The Empirical Effects of Islam on Economic Development in Malaysia

Wan Ahmad Wan Omar, Fauzi Hussin, Asan Ali G H


The studies on the effects of religion on economic development and growth had intrigued the economists to further develop quantitative plausible hypotheses for empirical testing. In Malaysia, albeit implementation of Islamic based policy in economic development had been started since 1969 with the inception of the Pilgrimage Management and Fund Board (Tabung Haji), and recently with the development of Islamic banking and takaful sector; there was very little evidence on the effectiveness of such policy that had been reported by the researchers over the last 40 years. This study was to fill the gap and to review the previous research findings on relationship between Islam and economic development. The objective was to investigate the empirical effects of Islam on economic development in Malaysia. The subject of Islam and economic development had raised a hypothesis whether there was a level relationship in short and long-run equilibria. The Islamization index was employed as a proxy of Islam. Real per capita GDP is used as the indicator of economic development. An autoregressive distributed lag (ARDL) approach was utilized for empirical analyses based on 42-year dataset from 1969 to 2011. Basically, the results from the cointegration analyses using ARDL approach suggested that Islam, as a religion of the population, had a significant effect on economic development in Malaysia.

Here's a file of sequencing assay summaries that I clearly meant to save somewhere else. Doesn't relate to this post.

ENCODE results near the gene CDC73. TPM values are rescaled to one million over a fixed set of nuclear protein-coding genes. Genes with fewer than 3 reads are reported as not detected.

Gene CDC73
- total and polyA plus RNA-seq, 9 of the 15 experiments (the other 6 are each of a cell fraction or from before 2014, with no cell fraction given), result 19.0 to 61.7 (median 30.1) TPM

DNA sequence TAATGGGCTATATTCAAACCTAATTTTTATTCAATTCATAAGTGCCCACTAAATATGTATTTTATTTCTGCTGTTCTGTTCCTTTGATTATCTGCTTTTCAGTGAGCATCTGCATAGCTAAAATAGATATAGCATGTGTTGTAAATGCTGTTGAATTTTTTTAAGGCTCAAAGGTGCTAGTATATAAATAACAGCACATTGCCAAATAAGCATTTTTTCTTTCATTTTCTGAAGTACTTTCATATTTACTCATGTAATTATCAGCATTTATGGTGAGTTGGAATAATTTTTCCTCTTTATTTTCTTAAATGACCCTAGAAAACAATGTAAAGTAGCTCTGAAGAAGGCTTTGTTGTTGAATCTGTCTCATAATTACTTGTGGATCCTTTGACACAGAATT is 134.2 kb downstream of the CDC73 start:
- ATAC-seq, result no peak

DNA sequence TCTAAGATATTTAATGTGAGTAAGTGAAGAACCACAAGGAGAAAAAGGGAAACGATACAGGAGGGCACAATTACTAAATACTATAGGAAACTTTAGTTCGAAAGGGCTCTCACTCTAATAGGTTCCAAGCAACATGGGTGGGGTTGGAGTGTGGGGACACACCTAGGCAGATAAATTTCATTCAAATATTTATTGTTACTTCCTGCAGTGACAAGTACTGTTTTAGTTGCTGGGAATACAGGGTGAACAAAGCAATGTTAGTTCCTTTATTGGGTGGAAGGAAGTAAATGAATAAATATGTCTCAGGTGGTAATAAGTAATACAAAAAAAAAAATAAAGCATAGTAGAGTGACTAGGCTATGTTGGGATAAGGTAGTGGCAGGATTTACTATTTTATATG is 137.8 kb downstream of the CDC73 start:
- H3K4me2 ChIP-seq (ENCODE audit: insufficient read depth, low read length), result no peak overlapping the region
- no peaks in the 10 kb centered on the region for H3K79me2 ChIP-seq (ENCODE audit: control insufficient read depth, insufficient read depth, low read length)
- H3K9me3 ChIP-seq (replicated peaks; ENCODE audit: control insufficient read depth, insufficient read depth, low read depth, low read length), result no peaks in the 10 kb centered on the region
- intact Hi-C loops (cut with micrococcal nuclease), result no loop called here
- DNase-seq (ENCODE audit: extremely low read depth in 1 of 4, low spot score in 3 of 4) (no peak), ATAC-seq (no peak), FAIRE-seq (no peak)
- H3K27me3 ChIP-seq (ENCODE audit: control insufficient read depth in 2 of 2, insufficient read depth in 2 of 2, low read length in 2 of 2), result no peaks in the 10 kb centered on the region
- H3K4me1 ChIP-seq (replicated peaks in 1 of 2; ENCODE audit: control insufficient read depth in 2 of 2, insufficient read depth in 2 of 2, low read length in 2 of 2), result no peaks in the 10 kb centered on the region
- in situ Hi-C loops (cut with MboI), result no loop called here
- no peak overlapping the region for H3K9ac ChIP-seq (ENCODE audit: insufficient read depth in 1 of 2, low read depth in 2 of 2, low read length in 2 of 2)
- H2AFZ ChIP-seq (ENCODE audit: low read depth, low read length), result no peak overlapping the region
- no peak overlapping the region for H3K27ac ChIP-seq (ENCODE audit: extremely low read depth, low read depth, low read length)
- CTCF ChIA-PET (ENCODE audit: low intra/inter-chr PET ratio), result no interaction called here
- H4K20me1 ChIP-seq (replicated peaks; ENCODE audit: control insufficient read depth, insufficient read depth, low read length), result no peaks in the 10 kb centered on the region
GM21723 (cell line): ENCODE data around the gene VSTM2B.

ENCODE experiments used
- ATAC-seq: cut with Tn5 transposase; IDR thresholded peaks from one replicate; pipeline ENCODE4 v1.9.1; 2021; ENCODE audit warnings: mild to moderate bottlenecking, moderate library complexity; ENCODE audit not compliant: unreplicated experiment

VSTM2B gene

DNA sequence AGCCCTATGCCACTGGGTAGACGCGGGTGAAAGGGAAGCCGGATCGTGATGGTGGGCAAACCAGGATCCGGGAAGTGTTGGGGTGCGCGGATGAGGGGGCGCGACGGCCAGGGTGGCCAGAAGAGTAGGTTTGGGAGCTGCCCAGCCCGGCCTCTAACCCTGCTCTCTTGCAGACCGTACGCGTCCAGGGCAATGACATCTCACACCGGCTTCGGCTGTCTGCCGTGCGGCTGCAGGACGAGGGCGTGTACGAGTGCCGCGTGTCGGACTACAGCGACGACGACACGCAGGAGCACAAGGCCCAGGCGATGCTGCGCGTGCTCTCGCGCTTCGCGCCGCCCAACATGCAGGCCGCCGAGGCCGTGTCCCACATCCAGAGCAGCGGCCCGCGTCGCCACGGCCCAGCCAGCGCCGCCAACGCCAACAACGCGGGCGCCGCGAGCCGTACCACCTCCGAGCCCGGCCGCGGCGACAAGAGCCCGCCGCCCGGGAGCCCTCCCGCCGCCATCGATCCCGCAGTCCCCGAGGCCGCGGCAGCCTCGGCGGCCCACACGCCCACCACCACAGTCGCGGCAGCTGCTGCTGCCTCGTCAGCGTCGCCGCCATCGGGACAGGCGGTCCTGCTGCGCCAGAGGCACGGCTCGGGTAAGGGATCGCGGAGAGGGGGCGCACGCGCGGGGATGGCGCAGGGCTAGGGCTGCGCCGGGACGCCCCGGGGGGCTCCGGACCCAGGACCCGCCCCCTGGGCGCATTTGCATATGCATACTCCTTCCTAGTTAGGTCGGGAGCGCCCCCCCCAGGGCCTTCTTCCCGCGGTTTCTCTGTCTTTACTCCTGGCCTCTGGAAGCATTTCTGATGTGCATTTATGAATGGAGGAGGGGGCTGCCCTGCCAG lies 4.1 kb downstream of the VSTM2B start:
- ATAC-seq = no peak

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Research in World Economy
ISSN 1923-3981(Print)ISSN 1923-399X(Online)


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